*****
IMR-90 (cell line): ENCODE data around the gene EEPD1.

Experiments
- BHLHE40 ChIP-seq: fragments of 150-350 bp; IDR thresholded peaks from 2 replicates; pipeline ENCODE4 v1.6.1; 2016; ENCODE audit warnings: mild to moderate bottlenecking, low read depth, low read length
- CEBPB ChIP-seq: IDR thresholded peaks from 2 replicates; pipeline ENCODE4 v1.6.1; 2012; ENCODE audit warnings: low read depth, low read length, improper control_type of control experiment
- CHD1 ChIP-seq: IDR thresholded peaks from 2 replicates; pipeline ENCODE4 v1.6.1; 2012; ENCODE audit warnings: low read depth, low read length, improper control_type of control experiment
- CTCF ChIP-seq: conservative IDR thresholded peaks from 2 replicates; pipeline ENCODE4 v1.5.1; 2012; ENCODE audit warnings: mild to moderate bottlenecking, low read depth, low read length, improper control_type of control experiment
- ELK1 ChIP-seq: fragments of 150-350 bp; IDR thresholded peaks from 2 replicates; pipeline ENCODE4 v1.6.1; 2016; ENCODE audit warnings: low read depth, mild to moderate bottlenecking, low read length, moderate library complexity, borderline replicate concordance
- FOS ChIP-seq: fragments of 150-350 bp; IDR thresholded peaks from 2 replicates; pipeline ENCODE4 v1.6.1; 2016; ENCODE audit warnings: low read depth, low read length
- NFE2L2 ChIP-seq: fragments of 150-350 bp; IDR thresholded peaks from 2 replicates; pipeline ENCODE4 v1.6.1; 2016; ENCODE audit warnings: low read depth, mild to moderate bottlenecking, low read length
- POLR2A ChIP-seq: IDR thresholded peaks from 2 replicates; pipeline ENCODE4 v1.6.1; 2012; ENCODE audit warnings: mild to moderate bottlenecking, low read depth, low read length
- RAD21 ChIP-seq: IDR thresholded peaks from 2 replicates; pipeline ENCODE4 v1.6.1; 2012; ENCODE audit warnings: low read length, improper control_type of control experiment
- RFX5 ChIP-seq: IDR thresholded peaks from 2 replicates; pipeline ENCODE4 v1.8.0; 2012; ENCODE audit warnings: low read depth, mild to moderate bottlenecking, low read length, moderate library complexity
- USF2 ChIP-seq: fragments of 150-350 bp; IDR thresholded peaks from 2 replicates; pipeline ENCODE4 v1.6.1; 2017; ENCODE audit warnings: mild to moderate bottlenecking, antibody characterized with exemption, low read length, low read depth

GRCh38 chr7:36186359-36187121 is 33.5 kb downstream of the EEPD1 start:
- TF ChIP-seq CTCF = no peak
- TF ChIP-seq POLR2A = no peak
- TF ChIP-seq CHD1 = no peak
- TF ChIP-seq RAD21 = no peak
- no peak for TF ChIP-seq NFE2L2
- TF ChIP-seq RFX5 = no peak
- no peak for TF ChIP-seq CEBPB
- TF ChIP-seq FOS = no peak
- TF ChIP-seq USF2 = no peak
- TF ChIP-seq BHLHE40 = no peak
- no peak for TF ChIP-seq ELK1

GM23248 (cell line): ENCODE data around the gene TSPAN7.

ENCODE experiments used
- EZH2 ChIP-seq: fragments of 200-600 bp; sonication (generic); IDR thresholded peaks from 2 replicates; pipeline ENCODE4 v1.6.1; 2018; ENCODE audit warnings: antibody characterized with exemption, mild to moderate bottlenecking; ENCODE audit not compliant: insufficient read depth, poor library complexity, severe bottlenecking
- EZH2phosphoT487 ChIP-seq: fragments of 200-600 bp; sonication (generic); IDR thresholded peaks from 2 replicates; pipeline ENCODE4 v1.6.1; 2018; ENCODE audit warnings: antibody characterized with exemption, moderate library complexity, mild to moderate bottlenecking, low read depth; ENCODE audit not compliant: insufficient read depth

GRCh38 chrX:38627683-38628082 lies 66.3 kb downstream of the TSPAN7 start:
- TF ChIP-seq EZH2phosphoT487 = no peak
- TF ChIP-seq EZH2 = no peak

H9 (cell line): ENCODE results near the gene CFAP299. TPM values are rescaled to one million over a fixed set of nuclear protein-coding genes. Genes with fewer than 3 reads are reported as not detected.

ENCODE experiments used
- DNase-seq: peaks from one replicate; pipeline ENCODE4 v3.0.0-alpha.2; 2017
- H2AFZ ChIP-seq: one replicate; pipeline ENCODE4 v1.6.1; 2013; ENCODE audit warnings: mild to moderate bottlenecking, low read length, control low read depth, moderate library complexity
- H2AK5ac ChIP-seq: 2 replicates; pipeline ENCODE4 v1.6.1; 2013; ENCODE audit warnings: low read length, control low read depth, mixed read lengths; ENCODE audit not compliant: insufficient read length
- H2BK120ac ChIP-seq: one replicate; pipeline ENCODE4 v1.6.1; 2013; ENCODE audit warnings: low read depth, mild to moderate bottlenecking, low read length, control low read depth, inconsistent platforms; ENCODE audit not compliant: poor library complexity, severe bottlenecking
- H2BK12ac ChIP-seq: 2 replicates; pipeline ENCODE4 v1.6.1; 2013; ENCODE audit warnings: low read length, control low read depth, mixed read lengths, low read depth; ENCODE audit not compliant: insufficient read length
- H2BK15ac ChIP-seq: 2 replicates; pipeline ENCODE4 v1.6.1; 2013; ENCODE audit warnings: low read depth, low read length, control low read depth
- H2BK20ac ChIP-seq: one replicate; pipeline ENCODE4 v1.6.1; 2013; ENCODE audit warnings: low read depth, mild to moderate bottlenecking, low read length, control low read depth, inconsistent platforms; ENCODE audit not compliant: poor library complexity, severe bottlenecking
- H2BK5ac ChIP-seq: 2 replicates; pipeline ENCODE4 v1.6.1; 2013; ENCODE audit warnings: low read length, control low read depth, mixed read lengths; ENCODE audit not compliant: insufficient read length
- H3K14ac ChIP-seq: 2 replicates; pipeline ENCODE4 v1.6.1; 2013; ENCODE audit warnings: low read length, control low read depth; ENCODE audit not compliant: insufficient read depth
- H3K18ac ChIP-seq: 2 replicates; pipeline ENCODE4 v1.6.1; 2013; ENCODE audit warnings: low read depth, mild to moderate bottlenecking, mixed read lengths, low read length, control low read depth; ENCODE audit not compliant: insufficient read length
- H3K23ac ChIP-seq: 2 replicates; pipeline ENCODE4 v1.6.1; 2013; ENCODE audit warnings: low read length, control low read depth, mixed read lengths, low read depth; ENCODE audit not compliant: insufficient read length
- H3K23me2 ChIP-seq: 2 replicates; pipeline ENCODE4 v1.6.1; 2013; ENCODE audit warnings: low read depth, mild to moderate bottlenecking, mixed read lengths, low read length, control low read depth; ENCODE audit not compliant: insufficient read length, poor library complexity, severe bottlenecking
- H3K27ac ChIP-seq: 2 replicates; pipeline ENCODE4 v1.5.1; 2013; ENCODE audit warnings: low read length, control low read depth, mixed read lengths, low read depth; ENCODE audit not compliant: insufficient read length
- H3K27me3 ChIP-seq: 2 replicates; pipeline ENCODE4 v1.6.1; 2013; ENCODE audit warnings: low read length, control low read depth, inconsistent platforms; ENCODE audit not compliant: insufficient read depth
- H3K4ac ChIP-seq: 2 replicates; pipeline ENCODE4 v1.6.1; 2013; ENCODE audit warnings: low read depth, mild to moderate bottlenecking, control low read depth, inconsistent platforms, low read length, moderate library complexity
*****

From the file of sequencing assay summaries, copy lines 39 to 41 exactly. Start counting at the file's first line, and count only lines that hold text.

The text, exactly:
- H2BK12ac ChIP-seq: 2 replicates; pipeline ENCODE4 v1.6.1; 2013; ENCODE audit warnings: low read length, control low read depth, mixed read lengths, low read depth; ENCODE audit not compliant: insufficient read length
- H2BK15ac ChIP-seq: 2 replicates; pipeline ENCODE4 v1.6.1; 2013; ENCODE audit warnings: low read depth, low read length, control low read depth
- H2BK20ac ChIP-seq: one replicate; pipeline ENCODE4 v1.6.1; 2013; ENCODE audit warnings: low read depth, mild to moderate bottlenecking, low read length, control low read depth, inconsistent platforms; ENCODE audit not compliant: poor library complexity, severe bottlenecking